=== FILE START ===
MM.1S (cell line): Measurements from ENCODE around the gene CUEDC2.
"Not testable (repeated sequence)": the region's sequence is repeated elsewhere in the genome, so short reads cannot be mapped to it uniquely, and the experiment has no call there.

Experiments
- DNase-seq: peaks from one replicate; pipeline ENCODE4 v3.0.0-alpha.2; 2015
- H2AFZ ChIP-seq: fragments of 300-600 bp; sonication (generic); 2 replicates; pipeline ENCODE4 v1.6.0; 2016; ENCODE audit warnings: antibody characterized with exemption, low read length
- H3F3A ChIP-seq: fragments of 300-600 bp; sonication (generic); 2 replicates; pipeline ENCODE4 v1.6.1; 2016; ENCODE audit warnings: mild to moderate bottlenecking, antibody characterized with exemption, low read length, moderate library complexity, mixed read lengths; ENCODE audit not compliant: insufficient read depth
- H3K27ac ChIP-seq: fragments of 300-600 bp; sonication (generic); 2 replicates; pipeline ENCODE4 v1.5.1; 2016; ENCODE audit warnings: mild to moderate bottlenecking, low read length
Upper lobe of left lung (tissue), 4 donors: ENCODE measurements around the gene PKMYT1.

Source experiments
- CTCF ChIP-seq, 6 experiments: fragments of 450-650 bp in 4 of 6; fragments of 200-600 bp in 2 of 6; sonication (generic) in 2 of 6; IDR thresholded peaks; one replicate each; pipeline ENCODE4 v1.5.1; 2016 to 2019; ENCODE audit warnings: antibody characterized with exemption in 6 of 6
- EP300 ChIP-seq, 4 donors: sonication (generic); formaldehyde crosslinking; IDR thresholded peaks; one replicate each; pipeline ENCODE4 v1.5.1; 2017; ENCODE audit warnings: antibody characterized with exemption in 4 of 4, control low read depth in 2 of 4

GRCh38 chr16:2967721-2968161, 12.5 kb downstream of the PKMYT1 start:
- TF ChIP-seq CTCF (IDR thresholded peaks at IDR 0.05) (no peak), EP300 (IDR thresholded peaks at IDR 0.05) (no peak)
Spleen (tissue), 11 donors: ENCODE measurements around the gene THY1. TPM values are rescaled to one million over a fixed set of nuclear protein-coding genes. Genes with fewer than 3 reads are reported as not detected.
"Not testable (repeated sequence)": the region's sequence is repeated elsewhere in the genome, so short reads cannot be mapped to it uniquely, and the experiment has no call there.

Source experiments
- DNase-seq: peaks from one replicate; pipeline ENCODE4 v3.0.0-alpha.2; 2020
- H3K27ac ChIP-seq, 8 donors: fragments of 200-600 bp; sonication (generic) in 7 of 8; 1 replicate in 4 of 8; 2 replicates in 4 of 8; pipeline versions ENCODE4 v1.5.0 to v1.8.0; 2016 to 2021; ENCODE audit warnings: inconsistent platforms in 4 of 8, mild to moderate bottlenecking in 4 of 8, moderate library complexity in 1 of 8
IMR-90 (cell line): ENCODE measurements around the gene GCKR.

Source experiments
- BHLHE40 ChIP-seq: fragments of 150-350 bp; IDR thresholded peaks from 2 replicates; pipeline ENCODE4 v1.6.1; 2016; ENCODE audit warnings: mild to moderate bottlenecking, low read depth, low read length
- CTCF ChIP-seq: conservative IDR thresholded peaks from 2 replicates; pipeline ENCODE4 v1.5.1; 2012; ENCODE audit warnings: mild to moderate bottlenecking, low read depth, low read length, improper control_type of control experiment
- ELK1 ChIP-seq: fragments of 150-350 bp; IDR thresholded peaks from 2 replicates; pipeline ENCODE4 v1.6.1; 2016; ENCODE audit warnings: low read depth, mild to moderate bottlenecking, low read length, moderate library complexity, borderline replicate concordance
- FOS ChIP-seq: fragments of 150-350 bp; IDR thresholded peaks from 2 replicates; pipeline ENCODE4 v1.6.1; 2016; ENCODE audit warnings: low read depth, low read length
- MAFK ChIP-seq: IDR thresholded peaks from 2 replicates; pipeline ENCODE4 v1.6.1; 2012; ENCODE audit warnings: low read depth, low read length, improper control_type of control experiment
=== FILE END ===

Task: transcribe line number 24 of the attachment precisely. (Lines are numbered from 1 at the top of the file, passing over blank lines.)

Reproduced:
- FOS ChIP-seq: fragments of 150-350 bp; IDR thresholded peaks from 2 replicates; pipeline ENCODE4 v1.6.1; 2016; ENCODE audit warnings: low read depth, low read length